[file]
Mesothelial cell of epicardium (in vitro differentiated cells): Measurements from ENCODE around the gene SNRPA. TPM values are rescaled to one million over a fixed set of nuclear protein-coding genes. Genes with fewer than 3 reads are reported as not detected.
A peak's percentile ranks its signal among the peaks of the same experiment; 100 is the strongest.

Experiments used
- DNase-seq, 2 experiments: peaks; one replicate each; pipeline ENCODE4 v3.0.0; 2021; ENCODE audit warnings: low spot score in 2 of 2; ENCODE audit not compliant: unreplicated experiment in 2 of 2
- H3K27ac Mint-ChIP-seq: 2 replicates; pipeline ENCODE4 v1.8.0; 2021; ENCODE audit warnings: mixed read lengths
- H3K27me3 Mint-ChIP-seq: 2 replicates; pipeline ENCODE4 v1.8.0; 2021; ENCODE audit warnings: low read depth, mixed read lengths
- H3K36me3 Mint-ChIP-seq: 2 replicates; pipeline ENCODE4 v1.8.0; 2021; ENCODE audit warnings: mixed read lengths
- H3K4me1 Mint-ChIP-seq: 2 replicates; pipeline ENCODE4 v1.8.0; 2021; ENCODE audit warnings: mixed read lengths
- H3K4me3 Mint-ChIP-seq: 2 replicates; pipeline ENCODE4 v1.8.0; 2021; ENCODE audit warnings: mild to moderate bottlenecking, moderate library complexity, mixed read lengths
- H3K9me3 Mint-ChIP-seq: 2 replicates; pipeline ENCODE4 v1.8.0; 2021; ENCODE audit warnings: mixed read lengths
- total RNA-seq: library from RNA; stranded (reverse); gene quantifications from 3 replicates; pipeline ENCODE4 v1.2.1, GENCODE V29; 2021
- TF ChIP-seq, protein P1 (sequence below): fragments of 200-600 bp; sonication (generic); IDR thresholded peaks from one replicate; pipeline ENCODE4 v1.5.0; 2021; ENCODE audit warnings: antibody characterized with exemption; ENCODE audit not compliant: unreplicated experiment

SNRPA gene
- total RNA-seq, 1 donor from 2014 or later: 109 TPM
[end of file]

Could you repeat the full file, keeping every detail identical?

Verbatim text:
Mesothelial cell of epicardium (in vitro differentiated cells): Measurements from ENCODE around the gene SNRPA. TPM values are rescaled to one million over a fixed set of nuclear protein-coding genes. Genes with fewer than 3 reads are reported as not detected.
A peak's percentile ranks its signal among the peaks of the same experiment; 100 is the strongest.

Experiments used
- DNase-seq, 2 experiments: peaks; one replicate each; pipeline ENCODE4 v3.0.0; 2021; ENCODE audit warnings: low spot score in 2 of 2; ENCODE audit not compliant: unreplicated experiment in 2 of 2
- H3K27ac Mint-ChIP-seq: 2 replicates; pipeline ENCODE4 v1.8.0; 2021; ENCODE audit warnings: mixed read lengths
- H3K27me3 Mint-ChIP-seq: 2 replicates; pipeline ENCODE4 v1.8.0; 2021; ENCODE audit warnings: low read depth, mixed read lengths
- H3K36me3 Mint-ChIP-seq: 2 replicates; pipeline ENCODE4 v1.8.0; 2021; ENCODE audit warnings: mixed read lengths
- H3K4me1 Mint-ChIP-seq: 2 replicates; pipeline ENCODE4 v1.8.0; 2021; ENCODE audit warnings: mixed read lengths
- H3K4me3 Mint-ChIP-seq: 2 replicates; pipeline ENCODE4 v1.8.0; 2021; ENCODE audit warnings: mild to moderate bottlenecking, moderate library complexity, mixed read lengths
- H3K9me3 Mint-ChIP-seq: 2 replicates; pipeline ENCODE4 v1.8.0; 2021; ENCODE audit warnings: mixed read lengths
- total RNA-seq: library from RNA; stranded (reverse); gene quantifications from 3 replicates; pipeline ENCODE4 v1.2.1, GENCODE V29; 2021
- TF ChIP-seq, protein P1 (sequence below): fragments of 200-600 bp; sonication (generic); IDR thresholded peaks from one replicate; pipeline ENCODE4 v1.5.0; 2021; ENCODE audit warnings: antibody characterized with exemption; ENCODE audit not compliant: unreplicated experiment

SNRPA gene
- total RNA-seq, 1 donor from 2014 or later: 109 TPM